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Special Exhibition "BOTTLEBUILDERS: Constructores de botellas y laberintos cerámicos de los Andes precolombinos."

September 24, 2020

Event Details

Event Type Exhibition
Intended for General public / Enrolled students / Applying students / International students / Alumni / Companies / Elementary school students / Junior high school students / High school students / University students / Academic and Administrative Staff
Date(s) September 24, 2020 — November 29, 2020
Location Other campuses/off-campus
Venue The Koishikawa Annex, The University Museum, The University of Tokyo / Museum of Architecture
Location:3-7-1 Hakusan Bunkyo-ku, Tokyo, Japan Access
Opening Hours:10:00-16:30 (last admission at 16:00)
Closed Days:Closed on Mondays, Tuesday, Wednesdays (open on national holidays). May closed irregularly.

【ENTRY PROCEDURE】

The Koishikawa Annex reopens on September 24th, 2020.
To prevent the further spread of the novel coronavirus, we are implementing an entry procedure. We appreciate your understanding and seek your cooperation.
(No reservation is required.)

1. General visitors are to have their body temperature taken before entering.
    If you have a fever of at least 37.5 degrees, you will be denied entry.
2. Students and teaching staff of the University of Tokyo are to present their Health Management Report Form screen.
3. All visitors are to write down their name/address/contact details.
4. If you have visited an infected country/region in the past few weeks, please
    refrain from visiting.
5. When entering, please wear a mask, practice cough etiquette, and disinfect your hands.
6. In the museum, please follow the designated route.
7. In the museum, please maintain a distance of at least 2m between yourself and other visitors.
8. Please do not touch the exhibits, exhibit cases, and walls with your hands.
9. Any group of 10 or more people may be refused admission.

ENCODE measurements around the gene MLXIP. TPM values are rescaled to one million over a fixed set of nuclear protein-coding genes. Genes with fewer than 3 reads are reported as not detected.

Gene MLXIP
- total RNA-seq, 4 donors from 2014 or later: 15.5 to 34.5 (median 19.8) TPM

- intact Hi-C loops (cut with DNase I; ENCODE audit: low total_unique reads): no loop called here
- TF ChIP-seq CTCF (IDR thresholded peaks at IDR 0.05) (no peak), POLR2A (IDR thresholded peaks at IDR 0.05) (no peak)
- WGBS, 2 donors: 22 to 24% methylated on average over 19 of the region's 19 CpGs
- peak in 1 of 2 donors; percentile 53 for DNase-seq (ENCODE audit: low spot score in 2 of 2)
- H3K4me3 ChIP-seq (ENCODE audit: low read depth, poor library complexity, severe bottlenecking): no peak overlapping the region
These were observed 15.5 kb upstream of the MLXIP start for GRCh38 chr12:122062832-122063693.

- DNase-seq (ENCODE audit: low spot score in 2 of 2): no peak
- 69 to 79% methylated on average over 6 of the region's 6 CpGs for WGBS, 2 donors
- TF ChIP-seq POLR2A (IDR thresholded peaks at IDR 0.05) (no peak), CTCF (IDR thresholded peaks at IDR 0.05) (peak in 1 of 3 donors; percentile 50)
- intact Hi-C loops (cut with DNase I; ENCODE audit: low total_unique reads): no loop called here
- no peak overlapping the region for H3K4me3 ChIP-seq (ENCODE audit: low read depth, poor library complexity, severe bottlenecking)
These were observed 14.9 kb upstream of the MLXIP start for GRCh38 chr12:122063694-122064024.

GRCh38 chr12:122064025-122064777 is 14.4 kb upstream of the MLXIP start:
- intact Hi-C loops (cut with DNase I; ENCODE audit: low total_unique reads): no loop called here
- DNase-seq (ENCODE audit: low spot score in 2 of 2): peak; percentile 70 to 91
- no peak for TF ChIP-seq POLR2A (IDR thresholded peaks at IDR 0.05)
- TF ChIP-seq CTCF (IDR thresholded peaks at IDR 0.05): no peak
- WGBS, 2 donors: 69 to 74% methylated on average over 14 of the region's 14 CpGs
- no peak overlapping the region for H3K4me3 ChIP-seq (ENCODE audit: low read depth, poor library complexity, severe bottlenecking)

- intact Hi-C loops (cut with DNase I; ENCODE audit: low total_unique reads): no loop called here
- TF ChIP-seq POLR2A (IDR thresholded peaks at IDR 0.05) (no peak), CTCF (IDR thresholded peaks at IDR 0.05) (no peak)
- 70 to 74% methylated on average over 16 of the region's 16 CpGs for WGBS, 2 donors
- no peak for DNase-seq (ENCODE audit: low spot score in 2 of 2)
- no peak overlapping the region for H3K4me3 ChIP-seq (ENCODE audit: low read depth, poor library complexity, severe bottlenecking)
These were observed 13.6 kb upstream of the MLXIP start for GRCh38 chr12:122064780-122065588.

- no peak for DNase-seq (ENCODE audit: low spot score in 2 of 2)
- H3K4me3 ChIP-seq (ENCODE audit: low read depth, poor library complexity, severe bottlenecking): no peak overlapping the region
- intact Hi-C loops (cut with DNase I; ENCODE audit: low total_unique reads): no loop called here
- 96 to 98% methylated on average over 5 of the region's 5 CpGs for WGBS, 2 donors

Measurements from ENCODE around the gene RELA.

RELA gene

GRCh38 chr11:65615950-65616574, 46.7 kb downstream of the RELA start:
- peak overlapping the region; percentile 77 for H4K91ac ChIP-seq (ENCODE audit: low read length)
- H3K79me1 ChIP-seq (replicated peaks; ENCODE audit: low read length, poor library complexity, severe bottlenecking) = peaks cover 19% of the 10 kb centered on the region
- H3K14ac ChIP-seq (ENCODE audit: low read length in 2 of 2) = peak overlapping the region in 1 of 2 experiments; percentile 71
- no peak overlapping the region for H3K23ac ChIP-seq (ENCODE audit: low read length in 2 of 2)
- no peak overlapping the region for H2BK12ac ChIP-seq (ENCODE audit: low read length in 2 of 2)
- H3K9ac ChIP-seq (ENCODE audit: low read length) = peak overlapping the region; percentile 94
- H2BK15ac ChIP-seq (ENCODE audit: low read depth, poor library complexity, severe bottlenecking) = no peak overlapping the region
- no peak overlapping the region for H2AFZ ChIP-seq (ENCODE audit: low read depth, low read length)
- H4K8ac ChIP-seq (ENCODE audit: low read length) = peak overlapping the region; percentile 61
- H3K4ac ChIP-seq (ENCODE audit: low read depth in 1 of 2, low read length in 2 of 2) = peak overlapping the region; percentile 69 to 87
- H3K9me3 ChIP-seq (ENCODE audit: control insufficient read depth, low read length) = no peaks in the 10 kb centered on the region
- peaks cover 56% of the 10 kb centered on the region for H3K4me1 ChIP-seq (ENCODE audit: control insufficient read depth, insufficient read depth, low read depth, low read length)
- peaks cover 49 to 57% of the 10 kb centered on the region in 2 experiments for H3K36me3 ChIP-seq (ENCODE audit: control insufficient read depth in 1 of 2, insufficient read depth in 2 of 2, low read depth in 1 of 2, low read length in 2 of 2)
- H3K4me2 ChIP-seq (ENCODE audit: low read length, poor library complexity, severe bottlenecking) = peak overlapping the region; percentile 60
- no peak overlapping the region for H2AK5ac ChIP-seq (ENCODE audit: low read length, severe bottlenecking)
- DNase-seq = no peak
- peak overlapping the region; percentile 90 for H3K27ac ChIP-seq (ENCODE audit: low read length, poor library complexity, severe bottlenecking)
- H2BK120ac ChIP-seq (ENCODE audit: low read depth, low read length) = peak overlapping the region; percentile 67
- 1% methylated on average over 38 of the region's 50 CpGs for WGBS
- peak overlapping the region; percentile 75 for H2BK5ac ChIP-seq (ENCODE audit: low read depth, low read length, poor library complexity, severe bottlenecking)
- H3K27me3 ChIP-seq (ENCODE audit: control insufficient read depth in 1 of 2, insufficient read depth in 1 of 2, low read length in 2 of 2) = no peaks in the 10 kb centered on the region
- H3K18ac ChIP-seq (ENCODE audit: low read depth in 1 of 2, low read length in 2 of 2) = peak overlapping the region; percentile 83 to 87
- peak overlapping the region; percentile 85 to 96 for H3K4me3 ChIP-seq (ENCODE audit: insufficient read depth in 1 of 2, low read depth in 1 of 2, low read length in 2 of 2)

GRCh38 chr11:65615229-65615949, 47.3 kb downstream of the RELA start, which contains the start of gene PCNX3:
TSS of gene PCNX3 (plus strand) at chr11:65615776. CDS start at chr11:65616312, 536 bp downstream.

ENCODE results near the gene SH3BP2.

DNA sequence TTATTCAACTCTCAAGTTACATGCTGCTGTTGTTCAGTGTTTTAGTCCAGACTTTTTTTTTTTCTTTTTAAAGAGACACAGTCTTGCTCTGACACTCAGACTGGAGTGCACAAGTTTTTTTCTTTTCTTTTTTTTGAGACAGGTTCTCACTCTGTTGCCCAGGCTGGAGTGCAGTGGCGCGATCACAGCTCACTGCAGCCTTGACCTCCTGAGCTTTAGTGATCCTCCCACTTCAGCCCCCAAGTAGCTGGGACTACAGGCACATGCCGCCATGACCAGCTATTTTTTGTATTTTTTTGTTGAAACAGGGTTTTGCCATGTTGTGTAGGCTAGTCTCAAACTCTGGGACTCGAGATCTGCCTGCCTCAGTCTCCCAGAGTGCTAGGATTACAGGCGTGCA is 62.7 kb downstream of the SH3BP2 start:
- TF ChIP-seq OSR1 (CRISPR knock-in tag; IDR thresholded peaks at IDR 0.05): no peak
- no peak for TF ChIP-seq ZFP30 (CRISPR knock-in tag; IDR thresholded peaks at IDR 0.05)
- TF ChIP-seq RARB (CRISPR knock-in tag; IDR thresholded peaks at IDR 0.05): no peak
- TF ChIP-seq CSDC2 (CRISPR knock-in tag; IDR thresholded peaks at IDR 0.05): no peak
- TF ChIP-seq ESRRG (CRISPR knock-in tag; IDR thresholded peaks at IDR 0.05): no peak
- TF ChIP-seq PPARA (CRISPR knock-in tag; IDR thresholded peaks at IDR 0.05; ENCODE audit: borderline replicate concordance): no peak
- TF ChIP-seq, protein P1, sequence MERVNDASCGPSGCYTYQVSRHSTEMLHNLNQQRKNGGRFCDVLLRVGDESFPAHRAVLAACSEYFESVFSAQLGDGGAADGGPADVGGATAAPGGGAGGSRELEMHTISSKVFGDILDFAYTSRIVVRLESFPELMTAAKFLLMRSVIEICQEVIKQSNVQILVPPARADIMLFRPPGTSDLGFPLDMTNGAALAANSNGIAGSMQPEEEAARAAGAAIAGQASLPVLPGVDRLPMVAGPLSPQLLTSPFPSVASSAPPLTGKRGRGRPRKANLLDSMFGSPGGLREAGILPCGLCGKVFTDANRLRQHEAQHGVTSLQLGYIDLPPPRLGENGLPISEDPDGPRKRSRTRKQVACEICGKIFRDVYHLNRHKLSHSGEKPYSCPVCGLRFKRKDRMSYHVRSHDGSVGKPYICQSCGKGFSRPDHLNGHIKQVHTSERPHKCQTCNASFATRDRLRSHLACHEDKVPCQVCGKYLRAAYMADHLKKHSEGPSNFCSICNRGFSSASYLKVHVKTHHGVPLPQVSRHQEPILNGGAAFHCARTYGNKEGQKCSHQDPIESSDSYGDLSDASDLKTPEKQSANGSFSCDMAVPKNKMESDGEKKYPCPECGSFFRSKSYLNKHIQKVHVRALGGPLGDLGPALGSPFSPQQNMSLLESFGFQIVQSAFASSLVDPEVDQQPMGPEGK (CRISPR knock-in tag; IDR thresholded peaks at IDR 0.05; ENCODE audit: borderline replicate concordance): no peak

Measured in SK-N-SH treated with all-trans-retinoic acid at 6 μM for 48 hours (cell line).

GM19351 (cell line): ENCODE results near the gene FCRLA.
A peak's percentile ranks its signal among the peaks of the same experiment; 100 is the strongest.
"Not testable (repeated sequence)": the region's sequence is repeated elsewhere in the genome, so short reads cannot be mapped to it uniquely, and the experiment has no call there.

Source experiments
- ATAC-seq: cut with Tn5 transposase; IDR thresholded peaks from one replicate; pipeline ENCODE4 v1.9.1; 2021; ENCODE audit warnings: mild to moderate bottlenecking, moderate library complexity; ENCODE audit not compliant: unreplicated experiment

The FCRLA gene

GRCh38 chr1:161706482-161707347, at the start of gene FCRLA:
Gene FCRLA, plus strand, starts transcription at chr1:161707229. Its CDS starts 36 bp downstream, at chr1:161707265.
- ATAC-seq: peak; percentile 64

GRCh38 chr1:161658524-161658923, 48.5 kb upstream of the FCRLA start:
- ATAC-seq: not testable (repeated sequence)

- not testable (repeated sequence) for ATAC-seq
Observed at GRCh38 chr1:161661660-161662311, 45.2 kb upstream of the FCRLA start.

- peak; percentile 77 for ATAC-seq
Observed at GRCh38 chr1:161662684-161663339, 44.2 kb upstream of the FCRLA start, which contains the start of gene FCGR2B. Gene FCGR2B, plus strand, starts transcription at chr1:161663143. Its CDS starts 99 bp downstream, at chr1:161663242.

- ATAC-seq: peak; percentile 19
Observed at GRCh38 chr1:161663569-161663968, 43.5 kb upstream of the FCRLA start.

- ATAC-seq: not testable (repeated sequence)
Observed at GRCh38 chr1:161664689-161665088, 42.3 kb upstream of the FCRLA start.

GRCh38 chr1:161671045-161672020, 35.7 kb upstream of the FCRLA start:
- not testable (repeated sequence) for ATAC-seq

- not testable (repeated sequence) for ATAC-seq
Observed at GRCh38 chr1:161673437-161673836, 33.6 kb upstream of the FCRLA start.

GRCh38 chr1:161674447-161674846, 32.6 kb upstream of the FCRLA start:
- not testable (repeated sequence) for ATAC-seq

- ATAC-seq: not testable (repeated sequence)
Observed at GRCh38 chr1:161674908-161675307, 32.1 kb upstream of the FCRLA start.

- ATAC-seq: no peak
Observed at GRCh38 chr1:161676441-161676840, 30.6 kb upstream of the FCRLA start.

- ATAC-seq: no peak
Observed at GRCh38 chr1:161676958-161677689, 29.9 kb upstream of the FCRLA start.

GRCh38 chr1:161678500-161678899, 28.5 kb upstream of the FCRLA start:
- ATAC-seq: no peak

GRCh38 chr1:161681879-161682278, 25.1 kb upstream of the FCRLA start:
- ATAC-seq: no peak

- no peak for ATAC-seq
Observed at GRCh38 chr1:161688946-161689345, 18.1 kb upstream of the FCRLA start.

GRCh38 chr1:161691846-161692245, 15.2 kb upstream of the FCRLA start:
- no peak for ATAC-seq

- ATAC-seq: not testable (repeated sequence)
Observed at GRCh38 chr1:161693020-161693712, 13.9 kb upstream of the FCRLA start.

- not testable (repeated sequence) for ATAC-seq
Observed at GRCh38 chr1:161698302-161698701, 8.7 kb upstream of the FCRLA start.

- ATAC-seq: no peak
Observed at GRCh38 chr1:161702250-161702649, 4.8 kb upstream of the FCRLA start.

10. If the museum is crowded, we may restrict entry.

Entrance Fee No charge
Registration Method No advance registration required
Contact +81 (0)50-5541-8600 (Hello Dial)
Welcome to the Labyrinth
Andean Civilization is well known for highly elaborated ceramic products. Especially, the wide variety of bottle shaped vessels are characteristic in comparison with other ancient civilizations. The shape of the bottle with narrow spout, raises questions about its manufacturing process. How could the manufacturers’ fingers and tools get in and out of the chamber? “Whistling bottle” have a built-in globular whistle. The space inside the bottle enable the liquid and the air to flow pressing on each other and to create air pressure which makes the whistle to sound. The shape of these bottles of the ancient Andes should not be considered static but needs to be reconsidered from dynamic views. Human body parts such as fingers and production tools get in and out in the process of its fabrication while liquid and air interact in each other when it is used as musical instruments. In this exhibition, we will explore the wonder of the whistling bottles by using recent technology such as X-ray CT, SfM (Structure from Motion) and experimental replication.

Eisei Tsurumi ( Ressearch Associate, The University Museum, The University of Tokyo / Andean Archaeology, Cultural Anthropology)

Exhibition flyer (PDF; in Japanese)

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